Controversial X-Men Opinions

I’m back in it. Again and again. After completing a casual semi-circuit through the films and doing some reading of actual comic books (!!), and then to have my own son start the Younger Series (aka “The Fassbender-McAvoy Series”) all on his own (which is something, considering he’s 12 and generally if I like something, he goes hard the other direction), I’m back to thinking about the X-Men. Those uncanny dudes and ladies and folks and everything. 

This means that I’ve built up a bunch of controversial, unpopular, possibly incorrect opinions. 

1.) The 90’s Cartoon Is Not… Great. Yes, I watched it when I was a kid. YES, I’ve recently re-watched some of it. And YES, I’m talking about the one you’re thinking about. The one everyone talks about and gushes about. The one with the super memorable theme song, and whose character lineup probably did more for establishing a core group for a series comprised of one bajillion “core group members”… yeah, it’s not great. I’m hesitant to say it’s lame, but… it’s kinda lame. 

I’m very aware of how beloved this show is. That’s partly why I’m so hesitant to blast it. And I don’t mean to offend anyone. Obviously I am in the minority on this. However, I’d like to make some points about it, if for no other reason than to just get them off my chest. 

The Reasons Why I Think the 1990’s “X-Men” Cartoon Is Not Great Are: 

-The animation is not good. Though it’s not the show’s fault that it came out the same time as “Batman: the Animated Series,” it certainly didn’t help matters. “B:TAS” was a show with such distinct and considered animation style that it became its own, well, style. That show understood two main points that most shows (“X-Men” included) missed: that lighting matters even in cartoons, and that having characters with fewer on-body lines can make things not only look cool, but are better animated. Even the least-well-animated “B:TAS” episodes look better than the best animated “X-Men” episodes. 

-The voice acting is really standard. Wolverine’s a grumpy dude, so his voice sounds like Clint Eastwood. Xavier is intellectual so he has a nasal voice, etc., etc. You could recast it with the same actors by mixing the names in a blender and the impact would be the same. 

Do people love it so much because it was the only thing of its kind for X-Men fans? Folks… you deserved better.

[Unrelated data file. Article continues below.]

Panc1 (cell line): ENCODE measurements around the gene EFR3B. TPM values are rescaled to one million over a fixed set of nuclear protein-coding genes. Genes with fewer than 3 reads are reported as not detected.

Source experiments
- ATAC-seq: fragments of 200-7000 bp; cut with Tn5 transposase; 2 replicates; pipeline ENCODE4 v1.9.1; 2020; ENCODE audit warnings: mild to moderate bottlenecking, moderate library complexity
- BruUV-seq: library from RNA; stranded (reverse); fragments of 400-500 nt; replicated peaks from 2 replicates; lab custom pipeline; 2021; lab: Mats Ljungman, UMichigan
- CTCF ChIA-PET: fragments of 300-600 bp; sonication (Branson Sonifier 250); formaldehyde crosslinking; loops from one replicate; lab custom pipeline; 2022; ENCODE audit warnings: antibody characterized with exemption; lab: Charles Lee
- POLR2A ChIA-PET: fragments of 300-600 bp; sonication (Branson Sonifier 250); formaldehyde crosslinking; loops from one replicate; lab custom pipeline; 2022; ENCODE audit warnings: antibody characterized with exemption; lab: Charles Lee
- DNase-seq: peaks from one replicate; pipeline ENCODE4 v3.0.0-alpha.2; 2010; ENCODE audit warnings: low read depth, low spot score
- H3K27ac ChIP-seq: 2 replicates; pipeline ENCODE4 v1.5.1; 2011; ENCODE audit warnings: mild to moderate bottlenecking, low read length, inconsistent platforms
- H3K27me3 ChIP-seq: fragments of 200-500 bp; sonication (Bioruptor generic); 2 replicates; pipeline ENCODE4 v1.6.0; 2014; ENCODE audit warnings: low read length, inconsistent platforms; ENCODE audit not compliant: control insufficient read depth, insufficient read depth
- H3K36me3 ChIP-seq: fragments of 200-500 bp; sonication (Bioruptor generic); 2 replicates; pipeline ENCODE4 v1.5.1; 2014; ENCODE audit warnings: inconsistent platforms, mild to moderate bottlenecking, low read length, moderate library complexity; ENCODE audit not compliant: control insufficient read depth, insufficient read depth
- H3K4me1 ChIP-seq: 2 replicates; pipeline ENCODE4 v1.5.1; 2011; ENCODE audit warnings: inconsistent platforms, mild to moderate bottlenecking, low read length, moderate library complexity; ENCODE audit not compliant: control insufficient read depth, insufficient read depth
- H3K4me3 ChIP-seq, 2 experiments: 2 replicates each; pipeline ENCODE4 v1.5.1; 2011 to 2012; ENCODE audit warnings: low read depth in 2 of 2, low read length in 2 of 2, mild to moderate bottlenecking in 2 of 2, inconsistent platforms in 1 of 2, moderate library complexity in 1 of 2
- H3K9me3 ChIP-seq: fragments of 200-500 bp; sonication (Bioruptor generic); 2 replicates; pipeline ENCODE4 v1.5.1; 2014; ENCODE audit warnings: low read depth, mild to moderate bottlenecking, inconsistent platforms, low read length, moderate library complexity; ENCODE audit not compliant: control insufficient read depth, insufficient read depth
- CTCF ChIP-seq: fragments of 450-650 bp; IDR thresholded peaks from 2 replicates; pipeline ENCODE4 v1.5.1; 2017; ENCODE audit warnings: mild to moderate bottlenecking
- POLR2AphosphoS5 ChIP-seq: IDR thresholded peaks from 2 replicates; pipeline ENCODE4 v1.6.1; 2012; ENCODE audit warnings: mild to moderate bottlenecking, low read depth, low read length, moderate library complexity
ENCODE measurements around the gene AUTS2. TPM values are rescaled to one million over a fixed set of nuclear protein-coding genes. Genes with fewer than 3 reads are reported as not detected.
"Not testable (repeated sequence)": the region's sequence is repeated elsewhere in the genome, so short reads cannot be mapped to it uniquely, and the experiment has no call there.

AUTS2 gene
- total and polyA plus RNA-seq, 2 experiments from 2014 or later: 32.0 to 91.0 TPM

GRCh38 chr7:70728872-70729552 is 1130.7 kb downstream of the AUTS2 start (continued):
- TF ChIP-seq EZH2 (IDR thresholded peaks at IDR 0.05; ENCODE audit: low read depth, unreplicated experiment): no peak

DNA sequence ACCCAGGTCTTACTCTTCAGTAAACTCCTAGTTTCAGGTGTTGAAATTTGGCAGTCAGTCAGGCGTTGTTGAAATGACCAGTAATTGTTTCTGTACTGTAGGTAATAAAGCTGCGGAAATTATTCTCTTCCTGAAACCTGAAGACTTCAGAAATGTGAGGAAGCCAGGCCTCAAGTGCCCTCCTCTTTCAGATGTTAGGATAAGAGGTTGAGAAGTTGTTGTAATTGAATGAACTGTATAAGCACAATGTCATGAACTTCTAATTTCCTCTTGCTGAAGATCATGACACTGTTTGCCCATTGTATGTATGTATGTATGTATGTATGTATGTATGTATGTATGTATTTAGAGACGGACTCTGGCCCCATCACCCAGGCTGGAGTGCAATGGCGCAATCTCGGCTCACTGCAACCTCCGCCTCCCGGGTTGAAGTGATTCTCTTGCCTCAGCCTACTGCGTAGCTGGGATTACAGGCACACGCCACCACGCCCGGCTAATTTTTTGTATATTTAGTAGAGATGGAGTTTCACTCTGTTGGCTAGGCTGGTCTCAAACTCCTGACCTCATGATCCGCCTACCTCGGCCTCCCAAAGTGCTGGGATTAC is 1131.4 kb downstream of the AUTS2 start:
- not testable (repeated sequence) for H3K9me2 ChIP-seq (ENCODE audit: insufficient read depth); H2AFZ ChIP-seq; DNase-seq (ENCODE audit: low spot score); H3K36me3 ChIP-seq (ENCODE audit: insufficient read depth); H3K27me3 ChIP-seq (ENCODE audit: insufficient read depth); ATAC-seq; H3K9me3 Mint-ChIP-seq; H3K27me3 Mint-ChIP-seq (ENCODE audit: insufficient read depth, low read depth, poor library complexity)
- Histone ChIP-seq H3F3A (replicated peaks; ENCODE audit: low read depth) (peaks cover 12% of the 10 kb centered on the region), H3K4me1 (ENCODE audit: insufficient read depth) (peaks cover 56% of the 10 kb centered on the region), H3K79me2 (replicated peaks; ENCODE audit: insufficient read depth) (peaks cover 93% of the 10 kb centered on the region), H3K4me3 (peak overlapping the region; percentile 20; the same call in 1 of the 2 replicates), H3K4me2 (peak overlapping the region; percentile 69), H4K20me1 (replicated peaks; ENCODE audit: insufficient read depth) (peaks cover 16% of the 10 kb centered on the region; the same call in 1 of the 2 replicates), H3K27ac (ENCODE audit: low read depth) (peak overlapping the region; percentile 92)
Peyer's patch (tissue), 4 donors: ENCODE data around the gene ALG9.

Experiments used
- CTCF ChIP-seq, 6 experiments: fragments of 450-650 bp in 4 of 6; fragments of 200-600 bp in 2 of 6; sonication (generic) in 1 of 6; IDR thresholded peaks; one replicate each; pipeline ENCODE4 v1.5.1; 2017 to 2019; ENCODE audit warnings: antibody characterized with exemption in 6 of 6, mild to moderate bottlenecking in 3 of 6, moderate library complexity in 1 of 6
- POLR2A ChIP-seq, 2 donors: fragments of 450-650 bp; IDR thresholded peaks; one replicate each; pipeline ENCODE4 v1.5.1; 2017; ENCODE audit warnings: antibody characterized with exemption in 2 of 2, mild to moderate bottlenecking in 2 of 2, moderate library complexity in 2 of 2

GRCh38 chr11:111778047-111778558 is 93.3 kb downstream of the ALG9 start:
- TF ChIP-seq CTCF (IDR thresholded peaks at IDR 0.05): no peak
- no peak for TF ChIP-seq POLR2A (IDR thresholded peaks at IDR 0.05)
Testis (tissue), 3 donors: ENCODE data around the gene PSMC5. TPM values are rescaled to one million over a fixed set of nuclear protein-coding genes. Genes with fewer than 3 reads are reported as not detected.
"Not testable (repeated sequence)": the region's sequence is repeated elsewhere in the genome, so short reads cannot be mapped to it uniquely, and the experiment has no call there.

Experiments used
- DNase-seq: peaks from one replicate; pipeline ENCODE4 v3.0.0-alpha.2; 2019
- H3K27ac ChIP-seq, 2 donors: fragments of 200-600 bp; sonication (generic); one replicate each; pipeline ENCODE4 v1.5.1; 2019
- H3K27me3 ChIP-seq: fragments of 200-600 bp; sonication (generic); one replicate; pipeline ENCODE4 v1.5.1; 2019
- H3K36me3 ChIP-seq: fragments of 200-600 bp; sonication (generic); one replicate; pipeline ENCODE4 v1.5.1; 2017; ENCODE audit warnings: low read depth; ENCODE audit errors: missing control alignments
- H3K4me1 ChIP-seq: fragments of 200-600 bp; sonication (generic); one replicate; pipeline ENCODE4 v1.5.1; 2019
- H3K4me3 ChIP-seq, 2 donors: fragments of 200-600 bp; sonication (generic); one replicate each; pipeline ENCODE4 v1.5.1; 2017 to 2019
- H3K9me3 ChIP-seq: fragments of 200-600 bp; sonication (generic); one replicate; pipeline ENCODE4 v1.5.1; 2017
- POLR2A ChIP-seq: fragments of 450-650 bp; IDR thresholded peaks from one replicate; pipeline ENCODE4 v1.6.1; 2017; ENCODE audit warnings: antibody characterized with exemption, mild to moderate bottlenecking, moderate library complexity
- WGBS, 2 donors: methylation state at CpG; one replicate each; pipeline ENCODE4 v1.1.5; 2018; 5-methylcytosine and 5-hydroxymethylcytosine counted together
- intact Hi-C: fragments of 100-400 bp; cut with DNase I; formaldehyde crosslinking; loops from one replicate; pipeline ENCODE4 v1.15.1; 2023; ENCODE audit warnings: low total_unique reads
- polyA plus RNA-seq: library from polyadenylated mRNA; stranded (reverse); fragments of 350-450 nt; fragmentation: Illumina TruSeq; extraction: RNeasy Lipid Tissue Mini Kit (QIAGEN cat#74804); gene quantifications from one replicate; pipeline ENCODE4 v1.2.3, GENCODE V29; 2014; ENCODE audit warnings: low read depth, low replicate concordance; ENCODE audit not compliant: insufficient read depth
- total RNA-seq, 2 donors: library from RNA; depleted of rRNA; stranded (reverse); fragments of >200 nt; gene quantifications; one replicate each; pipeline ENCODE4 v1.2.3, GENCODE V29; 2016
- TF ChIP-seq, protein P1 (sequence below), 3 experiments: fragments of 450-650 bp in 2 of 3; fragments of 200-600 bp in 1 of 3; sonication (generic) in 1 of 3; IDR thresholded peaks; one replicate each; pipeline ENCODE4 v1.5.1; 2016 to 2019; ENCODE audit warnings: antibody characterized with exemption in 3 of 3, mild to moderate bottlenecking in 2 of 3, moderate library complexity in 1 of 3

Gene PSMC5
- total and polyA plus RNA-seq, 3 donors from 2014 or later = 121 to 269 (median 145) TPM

2.) “X-2” is… Fine. You always see this film coming out near the top for not only X-Men movies, but for superhero movies in general. I heard someone gushing about it as recently as last week on a podcast that has NOTHING TO DO with the X-Men. And to them I say a resounding, “…I guess it’s fine.”

I’ve tried to see it the way they do, these people who consider it not only the best of the first X-Trilogy, but the best of all the X-Men movies. Some consider it a kind of masterpiece. 

I mean… of filmmaking? 

It’s fine. There are some great parts to it. I enjoy the movie. But whenever people have complained about “The Last Stand” or really the quality of any X-Men movie, and they hold “X-2” as some unachievable gold standard, I always think, “It’s not The Godfather, folks.” Cyclops is still a non-entity, some things happen in curious ways for the purposes of plot, and Jean didn’t really have to die via tidal wave. Maybe people are enraptured by that opening White House scene, I don’t know. 

3.) The Fassbender-McAvoy series is better than the Stewart-McKellan series. Again with the movies. In fact, since most of my X-Men knowledge and love is based on the movies, it might explain a lot of my opinions. Perhaps if I was more comic-book driven, I might appreciate “X-2” more, or be properly angry at other movies like some people are. But I didn’t, so I’m not. Again, we’re not talking high cinema. The original series is in the “good to OK” range while the Younger Series is in the “Better than good to OK” range. You’ve got B- vs. B+. I feel my perspective with these characters has some distance, so I can simply enjoy them with less baggage, and the fun of the Fassbender-McAvoy series (jumping through the decades and styles, throwing a ton of characters at you, mixing up weird teams, time travel, etc.) is something I enjoy as a fan of movies. In fact, it goes beyond that because…

4.) “Dark Phoenix” is Actually Mostly OK. No, I am not saying it’s better than “X-2.” It’s not better than it’s other “Younger Series” installments. But it’s not a complete disaster either. When approaching an X-Men movie, my wife and I, as casual X-viewers, generally ask ourselves, “Is Magneto in it? Is he doing Magneto things?” If the answer is “yes,” then we’re generally all right. 

So it is with the much beleaguered “Dark Phoenix.” Sure, the main actress isn’t super amazing. Sure some of the story is silly (the story about human-like mutants with super powers is silly?!). But Magneto pulls a subway from beneath a New York street. Quicksilver and Nightcrawler save astronauts. There are mutant-vs-mutant fights, then mutant team-up fights. Sometimes I’m easy to please. I cannot stress this enough: also sometimes, it’s fun to just watch a movie with less inter-movie story pressure. That’s not an excuse for the X-films’ legendary brand of “continuity.” But it is a perk. If they don’t care that the actors haven’t aged, why should I? I also don’t care that people can’t really shape shift or teleport.

I might write more another time about the history of X-fans being angry with the two film adaptations of the Dark Phoenix saga, but I don’t have it in me right now. Suffice it to say, I don’t have that in me, which may have allowed me to enjoy things more easily.  

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